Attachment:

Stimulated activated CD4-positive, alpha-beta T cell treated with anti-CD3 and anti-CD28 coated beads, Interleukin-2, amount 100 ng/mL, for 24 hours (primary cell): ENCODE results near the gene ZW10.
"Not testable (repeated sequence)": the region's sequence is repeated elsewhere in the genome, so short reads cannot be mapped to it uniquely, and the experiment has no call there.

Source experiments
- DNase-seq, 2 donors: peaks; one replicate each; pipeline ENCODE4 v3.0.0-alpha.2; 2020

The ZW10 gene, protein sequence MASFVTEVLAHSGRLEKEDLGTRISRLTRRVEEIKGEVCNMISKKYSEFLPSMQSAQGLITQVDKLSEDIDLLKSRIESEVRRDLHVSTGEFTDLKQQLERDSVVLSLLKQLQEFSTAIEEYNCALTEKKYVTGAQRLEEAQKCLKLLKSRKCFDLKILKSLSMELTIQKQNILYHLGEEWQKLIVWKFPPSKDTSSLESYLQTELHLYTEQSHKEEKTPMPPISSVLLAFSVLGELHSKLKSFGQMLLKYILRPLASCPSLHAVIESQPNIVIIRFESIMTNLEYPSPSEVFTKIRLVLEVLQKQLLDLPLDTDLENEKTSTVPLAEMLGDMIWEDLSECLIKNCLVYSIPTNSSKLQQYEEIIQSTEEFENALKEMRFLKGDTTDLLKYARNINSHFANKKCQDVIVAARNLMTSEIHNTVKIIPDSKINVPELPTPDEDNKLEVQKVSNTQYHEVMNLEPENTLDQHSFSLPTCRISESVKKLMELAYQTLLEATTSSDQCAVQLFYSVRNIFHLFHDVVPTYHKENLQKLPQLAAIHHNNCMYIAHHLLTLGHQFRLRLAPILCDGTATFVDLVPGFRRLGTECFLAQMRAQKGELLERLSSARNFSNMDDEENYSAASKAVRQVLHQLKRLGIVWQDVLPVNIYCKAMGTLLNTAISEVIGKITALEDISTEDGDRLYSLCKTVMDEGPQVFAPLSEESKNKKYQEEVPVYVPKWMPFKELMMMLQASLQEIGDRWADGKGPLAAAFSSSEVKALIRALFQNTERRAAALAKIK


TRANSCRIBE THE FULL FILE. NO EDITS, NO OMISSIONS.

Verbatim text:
Stimulated activated CD4-positive, alpha-beta T cell treated with anti-CD3 and anti-CD28 coated beads, Interleukin-2, amount 100 ng/mL, for 24 hours (primary cell): ENCODE results near the gene ZW10.
"Not testable (repeated sequence)": the region's sequence is repeated elsewhere in the genome, so short reads cannot be mapped to it uniquely, and the experiment has no call there.

Source experiments
- DNase-seq, 2 donors: peaks; one replicate each; pipeline ENCODE4 v3.0.0-alpha.2; 2020

The ZW10 gene, protein sequence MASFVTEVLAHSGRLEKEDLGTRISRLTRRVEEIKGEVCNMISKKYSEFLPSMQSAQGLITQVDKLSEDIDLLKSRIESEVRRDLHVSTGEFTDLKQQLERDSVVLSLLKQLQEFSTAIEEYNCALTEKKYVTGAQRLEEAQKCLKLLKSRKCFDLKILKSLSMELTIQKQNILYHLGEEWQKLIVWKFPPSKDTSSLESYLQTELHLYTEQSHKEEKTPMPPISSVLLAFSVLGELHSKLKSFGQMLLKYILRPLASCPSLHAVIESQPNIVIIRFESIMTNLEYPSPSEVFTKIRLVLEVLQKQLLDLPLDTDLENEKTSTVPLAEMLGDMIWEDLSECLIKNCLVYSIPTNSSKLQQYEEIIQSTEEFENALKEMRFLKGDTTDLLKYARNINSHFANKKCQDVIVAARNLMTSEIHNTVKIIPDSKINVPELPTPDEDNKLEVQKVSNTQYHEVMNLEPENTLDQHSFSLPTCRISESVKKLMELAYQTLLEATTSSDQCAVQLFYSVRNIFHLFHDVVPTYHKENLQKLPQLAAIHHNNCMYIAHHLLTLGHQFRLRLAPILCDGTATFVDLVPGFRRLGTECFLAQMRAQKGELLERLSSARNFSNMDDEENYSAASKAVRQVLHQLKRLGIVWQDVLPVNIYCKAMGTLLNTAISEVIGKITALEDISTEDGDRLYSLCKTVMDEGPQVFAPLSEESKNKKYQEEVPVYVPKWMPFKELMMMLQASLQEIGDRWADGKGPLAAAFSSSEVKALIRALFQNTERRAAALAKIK